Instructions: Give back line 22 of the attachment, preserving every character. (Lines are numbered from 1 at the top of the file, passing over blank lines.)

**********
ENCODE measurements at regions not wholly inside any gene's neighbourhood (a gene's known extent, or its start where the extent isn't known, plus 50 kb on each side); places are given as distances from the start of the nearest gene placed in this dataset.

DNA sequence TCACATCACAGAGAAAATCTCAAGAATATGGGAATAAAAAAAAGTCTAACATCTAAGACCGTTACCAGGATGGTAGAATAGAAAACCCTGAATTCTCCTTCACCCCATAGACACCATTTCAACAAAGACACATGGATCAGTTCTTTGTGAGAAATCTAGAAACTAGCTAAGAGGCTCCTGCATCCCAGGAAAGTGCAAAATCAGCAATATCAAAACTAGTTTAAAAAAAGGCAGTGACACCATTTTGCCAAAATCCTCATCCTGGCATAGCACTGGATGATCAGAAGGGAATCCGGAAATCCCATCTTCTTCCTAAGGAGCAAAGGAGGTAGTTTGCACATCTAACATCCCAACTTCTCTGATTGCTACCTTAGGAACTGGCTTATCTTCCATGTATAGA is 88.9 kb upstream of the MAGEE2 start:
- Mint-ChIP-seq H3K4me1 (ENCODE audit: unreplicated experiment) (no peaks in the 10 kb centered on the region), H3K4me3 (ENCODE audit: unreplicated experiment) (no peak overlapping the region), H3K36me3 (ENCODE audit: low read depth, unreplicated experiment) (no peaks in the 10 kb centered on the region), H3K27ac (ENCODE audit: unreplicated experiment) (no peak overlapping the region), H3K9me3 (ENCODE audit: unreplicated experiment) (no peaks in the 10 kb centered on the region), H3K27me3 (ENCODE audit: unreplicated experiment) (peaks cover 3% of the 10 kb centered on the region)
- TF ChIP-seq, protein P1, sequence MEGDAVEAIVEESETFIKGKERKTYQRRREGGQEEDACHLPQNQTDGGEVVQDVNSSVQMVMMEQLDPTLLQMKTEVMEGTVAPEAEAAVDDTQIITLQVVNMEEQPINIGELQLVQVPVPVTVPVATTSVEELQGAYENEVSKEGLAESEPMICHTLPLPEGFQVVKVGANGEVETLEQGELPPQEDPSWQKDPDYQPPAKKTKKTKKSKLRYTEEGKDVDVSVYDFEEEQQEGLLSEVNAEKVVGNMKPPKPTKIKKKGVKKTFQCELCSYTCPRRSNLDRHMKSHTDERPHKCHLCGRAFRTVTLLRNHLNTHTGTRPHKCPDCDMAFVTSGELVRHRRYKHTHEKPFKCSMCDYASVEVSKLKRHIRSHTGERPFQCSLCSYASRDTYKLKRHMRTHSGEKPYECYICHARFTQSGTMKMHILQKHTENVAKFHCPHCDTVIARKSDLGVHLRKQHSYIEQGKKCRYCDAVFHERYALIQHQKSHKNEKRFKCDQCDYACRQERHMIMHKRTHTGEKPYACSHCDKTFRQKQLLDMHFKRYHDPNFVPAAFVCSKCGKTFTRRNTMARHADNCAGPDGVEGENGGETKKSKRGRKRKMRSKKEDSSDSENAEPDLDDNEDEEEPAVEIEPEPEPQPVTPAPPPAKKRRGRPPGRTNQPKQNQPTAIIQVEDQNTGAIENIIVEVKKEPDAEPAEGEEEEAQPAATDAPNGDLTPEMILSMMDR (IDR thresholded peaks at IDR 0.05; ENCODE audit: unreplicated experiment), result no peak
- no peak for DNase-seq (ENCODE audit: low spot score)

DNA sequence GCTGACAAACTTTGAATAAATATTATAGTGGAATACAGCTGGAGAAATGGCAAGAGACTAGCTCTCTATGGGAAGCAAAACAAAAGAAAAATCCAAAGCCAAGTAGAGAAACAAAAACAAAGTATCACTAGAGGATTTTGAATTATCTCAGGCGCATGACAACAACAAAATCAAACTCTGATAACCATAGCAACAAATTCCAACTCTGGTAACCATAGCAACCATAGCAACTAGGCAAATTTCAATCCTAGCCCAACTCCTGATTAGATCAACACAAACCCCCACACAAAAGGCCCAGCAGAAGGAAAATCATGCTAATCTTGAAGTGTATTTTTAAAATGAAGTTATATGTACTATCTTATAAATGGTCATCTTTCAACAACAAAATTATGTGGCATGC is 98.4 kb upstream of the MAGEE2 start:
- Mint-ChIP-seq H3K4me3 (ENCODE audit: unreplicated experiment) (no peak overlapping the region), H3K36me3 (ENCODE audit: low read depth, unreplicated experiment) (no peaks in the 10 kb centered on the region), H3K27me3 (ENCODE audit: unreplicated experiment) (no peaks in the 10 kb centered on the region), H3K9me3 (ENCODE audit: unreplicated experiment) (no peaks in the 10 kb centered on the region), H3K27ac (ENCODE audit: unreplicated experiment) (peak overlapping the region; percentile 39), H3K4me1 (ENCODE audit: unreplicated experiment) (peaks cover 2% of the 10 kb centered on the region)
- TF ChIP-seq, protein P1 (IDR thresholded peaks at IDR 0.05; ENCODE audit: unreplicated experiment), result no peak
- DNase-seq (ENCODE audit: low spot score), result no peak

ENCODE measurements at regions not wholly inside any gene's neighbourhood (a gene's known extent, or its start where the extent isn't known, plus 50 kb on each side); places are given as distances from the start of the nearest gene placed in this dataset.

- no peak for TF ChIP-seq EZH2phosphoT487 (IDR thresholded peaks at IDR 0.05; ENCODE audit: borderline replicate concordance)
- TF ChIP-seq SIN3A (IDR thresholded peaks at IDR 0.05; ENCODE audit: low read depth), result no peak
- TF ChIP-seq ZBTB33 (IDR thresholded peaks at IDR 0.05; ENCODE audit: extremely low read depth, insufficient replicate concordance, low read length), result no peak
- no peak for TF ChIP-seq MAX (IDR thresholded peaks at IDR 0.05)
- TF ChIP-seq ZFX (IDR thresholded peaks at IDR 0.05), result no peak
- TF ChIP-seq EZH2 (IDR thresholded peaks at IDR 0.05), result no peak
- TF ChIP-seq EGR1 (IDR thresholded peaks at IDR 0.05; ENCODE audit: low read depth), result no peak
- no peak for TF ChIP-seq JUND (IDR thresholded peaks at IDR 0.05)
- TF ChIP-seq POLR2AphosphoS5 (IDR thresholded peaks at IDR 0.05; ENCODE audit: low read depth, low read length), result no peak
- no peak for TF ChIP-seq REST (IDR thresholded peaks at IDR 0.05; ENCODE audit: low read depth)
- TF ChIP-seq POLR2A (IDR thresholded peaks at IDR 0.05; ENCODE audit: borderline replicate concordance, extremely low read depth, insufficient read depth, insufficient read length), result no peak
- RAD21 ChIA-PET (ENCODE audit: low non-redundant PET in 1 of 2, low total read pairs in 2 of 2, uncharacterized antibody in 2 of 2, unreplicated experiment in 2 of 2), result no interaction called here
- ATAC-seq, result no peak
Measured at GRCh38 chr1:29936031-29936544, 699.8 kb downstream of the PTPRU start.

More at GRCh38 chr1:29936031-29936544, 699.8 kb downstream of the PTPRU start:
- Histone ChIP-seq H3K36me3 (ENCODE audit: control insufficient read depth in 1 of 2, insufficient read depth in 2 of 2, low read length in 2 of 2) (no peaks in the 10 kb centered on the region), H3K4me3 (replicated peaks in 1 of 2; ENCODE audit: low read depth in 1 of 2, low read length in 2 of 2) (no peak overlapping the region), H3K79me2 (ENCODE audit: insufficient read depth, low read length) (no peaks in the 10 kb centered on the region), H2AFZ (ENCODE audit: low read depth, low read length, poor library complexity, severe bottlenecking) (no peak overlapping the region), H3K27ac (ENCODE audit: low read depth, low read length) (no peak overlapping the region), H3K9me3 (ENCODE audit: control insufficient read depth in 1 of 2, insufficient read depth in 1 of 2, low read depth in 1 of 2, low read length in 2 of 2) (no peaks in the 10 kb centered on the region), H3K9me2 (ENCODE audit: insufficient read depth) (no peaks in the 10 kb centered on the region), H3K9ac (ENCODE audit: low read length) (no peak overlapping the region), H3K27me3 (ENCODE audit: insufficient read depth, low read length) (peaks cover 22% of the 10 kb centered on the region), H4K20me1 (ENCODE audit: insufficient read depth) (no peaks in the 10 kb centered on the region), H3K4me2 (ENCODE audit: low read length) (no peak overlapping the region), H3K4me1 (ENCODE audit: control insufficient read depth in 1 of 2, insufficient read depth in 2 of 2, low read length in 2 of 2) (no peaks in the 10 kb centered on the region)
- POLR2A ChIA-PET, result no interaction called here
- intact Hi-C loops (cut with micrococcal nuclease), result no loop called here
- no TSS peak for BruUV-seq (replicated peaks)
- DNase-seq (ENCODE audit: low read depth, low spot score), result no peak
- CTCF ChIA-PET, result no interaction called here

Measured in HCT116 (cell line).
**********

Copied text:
- RAD21 ChIA-PET (ENCODE audit: low non-redundant PET in 1 of 2, low total read pairs in 2 of 2, uncharacterized antibody in 2 of 2, unreplicated experiment in 2 of 2), result no interaction called here